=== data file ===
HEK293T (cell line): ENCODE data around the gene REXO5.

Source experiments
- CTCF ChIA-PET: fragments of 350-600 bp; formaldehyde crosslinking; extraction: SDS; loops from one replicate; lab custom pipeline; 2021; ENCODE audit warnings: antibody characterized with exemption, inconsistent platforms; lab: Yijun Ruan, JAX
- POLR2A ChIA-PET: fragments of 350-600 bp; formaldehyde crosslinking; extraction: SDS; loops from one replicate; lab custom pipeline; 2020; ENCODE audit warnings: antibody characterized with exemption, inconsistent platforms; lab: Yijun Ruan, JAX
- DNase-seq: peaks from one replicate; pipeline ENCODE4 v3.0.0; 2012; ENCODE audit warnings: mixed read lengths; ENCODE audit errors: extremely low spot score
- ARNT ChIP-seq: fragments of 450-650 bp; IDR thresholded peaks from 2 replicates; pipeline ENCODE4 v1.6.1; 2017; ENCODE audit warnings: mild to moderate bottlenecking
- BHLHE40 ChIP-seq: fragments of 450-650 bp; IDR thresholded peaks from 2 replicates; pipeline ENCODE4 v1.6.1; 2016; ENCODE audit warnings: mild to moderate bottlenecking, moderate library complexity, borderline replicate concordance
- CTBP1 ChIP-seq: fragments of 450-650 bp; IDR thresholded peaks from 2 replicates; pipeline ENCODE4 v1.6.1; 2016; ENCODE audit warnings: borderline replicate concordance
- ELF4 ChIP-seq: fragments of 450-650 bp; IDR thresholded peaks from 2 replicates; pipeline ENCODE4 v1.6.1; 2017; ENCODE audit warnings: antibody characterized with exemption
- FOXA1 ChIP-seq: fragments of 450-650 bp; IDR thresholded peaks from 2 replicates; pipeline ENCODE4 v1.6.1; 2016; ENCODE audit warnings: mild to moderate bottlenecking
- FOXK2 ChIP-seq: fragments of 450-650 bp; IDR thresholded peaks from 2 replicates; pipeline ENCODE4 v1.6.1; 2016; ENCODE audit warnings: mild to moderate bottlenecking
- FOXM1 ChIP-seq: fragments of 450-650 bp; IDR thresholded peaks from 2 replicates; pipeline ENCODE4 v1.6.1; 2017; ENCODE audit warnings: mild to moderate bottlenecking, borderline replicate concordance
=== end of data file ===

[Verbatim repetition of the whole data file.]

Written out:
HEK293T (cell line): ENCODE data around the gene REXO5.

Source experiments
- CTCF ChIA-PET: fragments of 350-600 bp; formaldehyde crosslinking; extraction: SDS; loops from one replicate; lab custom pipeline; 2021; ENCODE audit warnings: antibody characterized with exemption, inconsistent platforms; lab: Yijun Ruan, JAX
- POLR2A ChIA-PET: fragments of 350-600 bp; formaldehyde crosslinking; extraction: SDS; loops from one replicate; lab custom pipeline; 2020; ENCODE audit warnings: antibody characterized with exemption, inconsistent platforms; lab: Yijun Ruan, JAX
- DNase-seq: peaks from one replicate; pipeline ENCODE4 v3.0.0; 2012; ENCODE audit warnings: mixed read lengths; ENCODE audit errors: extremely low spot score
- ARNT ChIP-seq: fragments of 450-650 bp; IDR thresholded peaks from 2 replicates; pipeline ENCODE4 v1.6.1; 2017; ENCODE audit warnings: mild to moderate bottlenecking
- BHLHE40 ChIP-seq: fragments of 450-650 bp; IDR thresholded peaks from 2 replicates; pipeline ENCODE4 v1.6.1; 2016; ENCODE audit warnings: mild to moderate bottlenecking, moderate library complexity, borderline replicate concordance
- CTBP1 ChIP-seq: fragments of 450-650 bp; IDR thresholded peaks from 2 replicates; pipeline ENCODE4 v1.6.1; 2016; ENCODE audit warnings: borderline replicate concordance
- ELF4 ChIP-seq: fragments of 450-650 bp; IDR thresholded peaks from 2 replicates; pipeline ENCODE4 v1.6.1; 2017; ENCODE audit warnings: antibody characterized with exemption
- FOXA1 ChIP-seq: fragments of 450-650 bp; IDR thresholded peaks from 2 replicates; pipeline ENCODE4 v1.6.1; 2016; ENCODE audit warnings: mild to moderate bottlenecking
- FOXK2 ChIP-seq: fragments of 450-650 bp; IDR thresholded peaks from 2 replicates; pipeline ENCODE4 v1.6.1; 2016; ENCODE audit warnings: mild to moderate bottlenecking
- FOXM1 ChIP-seq: fragments of 450-650 bp; IDR thresholded peaks from 2 replicates; pipeline ENCODE4 v1.6.1; 2017; ENCODE audit warnings: mild to moderate bottlenecking, borderline replicate concordance